On the subject of problems, one of our biggest problems as a community is our refusal to acknowledge the existence of certain problems. In his introduction to Mesillas Yesharim, Rabbi Moshe Chaim Luzzatto states that what he has written is not intended to teach anyone anything new or novel, rather his goal is to remind people of what they already know to be true, to engrain it in their consciousness, and to impress upon us the importance of its message. In fact, upon reading the Mesillas Yesharim, one gets the impression that he is, in fact, learning nothing new or anything he couldn’t extrapolate on his own. It is common knowledge. And so is the existence of myriad problems which go unacknowledged and unaddressed in our community.
Don’t take my word for it; the next time you’re sitting around shmuzing with a couple of your friends, bring up a few uncomfortable topics. Child molestation, mental illness, eating disorders, child abuse, drug abuse, orthopraxy…take note of the response. These are all topics upon which we are all in agreement: they must be addressed or our kids’ futures are in jeopardy.
But then walk into a mainstream yeshiva and take a look around. Do you see anyone suffering with those issues? Do you see drug users, sexual, and physical abuse victims, bochurim with mental illnesses or who live with parents who suffer from mental illnesses? Do you see any bochurim who bear every outward resemblance to the standard yeshiva bochur archetype, but who are actually kofrim? Of course not.
Something’s wrong though—something doesn’t add up. When I walk into Our Place, or Ohr Yitzchok, I see hundreds of kids who suffer with all of those problems daily. All of a sudden, when it’s all too late, they show up on our doorsteps, lives in a shambles, arrested, addicted to something or other, on the wrong end of a bad deal; where were they five years ago? How did we miss them?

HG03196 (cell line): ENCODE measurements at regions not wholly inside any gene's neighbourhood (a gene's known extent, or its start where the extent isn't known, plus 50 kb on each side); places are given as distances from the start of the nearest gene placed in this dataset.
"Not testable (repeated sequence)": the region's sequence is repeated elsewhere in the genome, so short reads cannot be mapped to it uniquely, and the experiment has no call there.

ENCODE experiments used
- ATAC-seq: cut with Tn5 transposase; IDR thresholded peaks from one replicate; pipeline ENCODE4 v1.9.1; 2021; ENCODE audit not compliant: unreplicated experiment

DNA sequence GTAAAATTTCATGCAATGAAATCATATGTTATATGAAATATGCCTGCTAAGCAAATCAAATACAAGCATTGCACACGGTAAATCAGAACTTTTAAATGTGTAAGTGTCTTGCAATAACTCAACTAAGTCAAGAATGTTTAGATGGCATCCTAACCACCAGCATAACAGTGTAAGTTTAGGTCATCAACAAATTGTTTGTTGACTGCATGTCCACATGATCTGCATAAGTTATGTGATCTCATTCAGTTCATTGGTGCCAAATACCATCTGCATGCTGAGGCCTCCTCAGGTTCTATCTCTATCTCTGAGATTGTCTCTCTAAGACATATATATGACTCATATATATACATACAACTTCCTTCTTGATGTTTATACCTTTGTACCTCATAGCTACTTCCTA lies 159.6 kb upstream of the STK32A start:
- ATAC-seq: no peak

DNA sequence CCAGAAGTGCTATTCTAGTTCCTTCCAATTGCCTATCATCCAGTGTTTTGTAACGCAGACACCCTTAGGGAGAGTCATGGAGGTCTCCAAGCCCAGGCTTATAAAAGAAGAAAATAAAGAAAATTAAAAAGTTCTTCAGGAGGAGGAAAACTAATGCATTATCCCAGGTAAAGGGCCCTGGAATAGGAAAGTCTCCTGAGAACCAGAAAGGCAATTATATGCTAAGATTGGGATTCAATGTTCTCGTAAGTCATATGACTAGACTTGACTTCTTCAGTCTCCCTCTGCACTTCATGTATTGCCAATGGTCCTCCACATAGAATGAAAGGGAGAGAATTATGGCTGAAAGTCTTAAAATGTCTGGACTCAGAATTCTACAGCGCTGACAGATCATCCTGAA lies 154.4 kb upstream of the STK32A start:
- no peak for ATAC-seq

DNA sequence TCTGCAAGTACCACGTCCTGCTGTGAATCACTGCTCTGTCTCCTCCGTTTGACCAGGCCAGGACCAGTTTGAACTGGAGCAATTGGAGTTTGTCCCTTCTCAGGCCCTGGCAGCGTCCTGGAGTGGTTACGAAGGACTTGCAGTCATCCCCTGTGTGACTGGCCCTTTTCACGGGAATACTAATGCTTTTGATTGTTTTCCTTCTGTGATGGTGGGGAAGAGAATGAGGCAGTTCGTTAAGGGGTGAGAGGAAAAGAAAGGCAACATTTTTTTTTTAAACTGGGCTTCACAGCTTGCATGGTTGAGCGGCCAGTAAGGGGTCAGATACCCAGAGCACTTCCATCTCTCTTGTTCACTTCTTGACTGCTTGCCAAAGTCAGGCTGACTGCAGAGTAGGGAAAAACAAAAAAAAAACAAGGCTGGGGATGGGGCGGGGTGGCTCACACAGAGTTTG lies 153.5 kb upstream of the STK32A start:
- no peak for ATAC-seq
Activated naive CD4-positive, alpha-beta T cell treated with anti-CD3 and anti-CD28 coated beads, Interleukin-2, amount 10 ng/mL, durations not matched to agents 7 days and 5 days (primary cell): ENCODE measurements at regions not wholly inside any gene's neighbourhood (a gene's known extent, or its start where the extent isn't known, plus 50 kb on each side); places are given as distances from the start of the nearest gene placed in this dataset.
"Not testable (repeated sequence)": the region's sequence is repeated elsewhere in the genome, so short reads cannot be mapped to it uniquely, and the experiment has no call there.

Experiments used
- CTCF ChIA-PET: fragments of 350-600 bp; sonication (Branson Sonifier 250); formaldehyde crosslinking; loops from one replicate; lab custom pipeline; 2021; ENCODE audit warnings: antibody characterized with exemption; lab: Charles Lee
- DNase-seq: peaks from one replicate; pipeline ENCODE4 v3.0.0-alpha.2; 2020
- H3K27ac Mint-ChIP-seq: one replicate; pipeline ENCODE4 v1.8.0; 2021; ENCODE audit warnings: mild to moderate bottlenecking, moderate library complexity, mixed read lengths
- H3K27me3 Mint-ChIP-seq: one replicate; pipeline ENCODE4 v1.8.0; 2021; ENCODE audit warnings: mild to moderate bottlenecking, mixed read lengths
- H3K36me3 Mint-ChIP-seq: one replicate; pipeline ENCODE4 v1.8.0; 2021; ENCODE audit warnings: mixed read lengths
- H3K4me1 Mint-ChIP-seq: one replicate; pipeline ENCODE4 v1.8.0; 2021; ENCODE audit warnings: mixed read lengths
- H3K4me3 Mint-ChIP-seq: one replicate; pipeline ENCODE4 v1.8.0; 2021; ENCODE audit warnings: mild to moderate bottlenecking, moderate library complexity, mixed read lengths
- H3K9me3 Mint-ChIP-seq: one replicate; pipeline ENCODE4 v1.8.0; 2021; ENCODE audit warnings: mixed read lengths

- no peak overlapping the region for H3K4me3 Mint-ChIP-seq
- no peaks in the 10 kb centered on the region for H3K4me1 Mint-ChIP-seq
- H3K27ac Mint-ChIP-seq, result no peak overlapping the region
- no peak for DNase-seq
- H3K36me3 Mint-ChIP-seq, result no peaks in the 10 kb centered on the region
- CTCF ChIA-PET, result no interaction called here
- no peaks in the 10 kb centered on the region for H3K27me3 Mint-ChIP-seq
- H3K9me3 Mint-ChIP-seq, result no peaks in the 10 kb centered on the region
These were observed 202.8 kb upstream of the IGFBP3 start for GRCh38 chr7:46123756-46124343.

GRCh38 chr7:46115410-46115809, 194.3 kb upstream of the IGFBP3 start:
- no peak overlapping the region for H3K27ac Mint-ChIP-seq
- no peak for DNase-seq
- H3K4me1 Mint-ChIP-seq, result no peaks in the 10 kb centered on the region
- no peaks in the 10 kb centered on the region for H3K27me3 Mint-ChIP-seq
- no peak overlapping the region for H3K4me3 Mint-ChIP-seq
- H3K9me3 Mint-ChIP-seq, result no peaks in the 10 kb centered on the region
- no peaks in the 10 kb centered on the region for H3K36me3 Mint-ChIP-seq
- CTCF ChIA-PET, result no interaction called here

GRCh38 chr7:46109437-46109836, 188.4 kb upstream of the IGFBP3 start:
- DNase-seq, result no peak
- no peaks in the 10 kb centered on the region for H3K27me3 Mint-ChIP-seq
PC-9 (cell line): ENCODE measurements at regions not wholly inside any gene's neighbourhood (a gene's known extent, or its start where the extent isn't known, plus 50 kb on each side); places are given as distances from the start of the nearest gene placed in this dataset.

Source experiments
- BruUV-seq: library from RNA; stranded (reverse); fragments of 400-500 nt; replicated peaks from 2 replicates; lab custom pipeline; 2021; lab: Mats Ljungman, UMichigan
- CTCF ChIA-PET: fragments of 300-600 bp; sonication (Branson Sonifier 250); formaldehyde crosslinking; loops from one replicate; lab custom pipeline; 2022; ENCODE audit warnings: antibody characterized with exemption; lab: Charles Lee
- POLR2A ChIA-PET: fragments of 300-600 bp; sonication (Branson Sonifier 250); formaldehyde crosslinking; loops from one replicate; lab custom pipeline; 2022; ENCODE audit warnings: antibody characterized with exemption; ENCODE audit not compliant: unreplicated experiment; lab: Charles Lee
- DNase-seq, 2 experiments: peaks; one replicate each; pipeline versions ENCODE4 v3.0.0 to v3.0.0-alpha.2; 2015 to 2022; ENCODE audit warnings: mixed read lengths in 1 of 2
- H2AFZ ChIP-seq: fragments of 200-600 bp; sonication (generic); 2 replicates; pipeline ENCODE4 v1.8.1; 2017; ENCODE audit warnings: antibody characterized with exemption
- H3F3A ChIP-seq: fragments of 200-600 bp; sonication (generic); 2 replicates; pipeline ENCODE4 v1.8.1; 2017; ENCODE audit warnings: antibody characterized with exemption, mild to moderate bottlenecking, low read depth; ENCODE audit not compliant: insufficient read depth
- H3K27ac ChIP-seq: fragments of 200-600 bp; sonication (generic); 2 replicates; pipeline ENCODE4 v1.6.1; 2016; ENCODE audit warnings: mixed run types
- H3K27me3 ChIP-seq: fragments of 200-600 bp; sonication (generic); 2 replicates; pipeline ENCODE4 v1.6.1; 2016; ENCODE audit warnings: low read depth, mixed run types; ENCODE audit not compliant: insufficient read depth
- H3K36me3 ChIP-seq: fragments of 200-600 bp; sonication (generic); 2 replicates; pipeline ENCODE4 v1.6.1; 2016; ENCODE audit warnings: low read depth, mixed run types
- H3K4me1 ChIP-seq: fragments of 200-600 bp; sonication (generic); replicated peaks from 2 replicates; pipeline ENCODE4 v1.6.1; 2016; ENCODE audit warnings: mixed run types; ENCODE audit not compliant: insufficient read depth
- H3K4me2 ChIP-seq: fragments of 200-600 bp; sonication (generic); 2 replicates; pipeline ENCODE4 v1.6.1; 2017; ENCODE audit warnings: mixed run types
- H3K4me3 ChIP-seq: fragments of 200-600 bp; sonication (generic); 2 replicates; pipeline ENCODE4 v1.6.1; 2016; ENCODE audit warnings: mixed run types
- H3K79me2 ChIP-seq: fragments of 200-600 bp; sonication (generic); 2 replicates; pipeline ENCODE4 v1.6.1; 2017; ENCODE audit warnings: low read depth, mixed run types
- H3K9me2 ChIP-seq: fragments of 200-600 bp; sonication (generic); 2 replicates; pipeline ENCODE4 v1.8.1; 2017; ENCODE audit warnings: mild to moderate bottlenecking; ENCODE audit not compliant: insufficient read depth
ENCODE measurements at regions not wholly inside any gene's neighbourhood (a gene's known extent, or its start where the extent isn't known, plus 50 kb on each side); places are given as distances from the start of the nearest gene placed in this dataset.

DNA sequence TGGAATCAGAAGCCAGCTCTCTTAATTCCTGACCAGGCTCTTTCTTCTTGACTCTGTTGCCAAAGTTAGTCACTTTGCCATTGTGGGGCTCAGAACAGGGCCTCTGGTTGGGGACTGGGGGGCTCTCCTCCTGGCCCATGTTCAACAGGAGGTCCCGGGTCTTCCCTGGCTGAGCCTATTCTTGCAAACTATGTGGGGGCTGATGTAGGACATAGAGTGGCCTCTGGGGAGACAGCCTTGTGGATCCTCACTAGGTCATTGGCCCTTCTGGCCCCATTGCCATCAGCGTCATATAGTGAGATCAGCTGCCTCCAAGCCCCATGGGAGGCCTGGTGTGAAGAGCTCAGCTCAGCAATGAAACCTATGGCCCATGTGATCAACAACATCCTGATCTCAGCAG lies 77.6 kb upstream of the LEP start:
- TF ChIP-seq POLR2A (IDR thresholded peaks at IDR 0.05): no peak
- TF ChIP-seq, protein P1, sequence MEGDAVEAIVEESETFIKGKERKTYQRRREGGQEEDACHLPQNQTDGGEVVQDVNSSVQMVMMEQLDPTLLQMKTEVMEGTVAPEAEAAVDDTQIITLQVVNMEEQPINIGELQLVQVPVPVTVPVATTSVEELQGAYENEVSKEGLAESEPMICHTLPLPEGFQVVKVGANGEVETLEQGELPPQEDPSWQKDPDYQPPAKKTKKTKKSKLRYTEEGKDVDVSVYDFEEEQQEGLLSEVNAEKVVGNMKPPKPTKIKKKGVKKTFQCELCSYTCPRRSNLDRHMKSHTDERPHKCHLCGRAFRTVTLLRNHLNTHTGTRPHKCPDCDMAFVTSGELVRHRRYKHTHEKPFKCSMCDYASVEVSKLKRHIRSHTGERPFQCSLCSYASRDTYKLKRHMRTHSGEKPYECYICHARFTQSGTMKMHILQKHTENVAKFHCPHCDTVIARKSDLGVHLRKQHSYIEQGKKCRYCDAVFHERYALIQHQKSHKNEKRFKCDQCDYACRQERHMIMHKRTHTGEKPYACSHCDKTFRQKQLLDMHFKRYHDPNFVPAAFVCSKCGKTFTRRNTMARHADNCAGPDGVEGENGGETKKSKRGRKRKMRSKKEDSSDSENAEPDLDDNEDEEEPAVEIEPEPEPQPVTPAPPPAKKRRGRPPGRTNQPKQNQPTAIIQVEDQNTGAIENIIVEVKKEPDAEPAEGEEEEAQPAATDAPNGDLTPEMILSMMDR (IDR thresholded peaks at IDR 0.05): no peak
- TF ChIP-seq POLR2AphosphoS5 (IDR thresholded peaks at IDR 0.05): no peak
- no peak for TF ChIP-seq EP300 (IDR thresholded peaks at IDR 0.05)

We as the Jewish people are the am hanivchar. We stood at Har Sinai and accepted the Torah. We spent 40 years in the desert, we built the Beis Hamikdash. We said naaseh v’nishmah and accepted the perfection that is the Torah. We accepted it and took it upon ourselves as a contract of sorts to devote our lives to its teachings, and, through those teachings, self-perfection. Because that is the purpose that religion serves: a path to self-perfection.
But over the centuries—the millennia—we’ve lost some perspective on what it does for us. Accepting the Torah does not make us perfect. Accepting the Torah does not mean that we are, by dint of our commitment alone, granted the holiness and perfection contained within its words. Unfortunately, there are many, if not a majority, in our community who assume that we have already attained personal and societal perfection. It’s a nice ideal, but they’re getting ahead of themselves and its hurting countless people.
Their image of perfection precludes any perceived imperfection. So mental illness couldn’t possibly exist because mental illness is an imperfection (a sentiment which is itself extremely offensive), and imperfection doesn’t exist in our community. My son couldn’t possibly have been molested by his rebbi because child molestation is a grievous sin and therefore cannot possibly exist. Rape can’t exist because rape is a sin; the girl must have done something to provoke it. Mr Schwartz couldn’t possibly be beating his wife and kids, because that’s just wrong; they must be making it up—blowing it all out of proportion.
And its not just the frum world, although we definitely have more of it and to varying degrees. This applies more to chassidim, less to litvishe, and even less to modern orthodox. It’s a common psychological coping mechanism; when confronted with evil, people prefer either to ignore its existence, despite the fact that it is clearly present, or they rationalize its existence by blaming themselves or the victims of said evil for having acted in a manner that brought it upon them. The classic example being a father blaming a daughter’s rape on the skirt she was wearing. Rather than acknowledge the fact that rape exists, and not only exists, but forced itself upon his precious daughter, the father tells himself that while ordinarily rape doesn’t exists, end that even if it does, it could and would never exist for his family, this case is different because she was dressed provocatively.
That mindset is nothing short of cognitive dissonance. Evil exists. Imperfection exists. Sin exists. That’s why the Torah gives us ways of dealing with it, of punishing criminals, and penance from sin—because it all exists. The proper way to deal with it is not to close our eyes in hope that it will all just go away, or tell ourselves that it is entirely our fault. Barasi Yetzer Hara, Barasi Torah Tavlin means that yes, there are challenges, there is sin, there is evil and imperfection, but we, thanks to our God, have a way to fight and overcome it. It’s a shame that the very tool which is supposed to help us overcome adversity, is being used to make adversity stronger.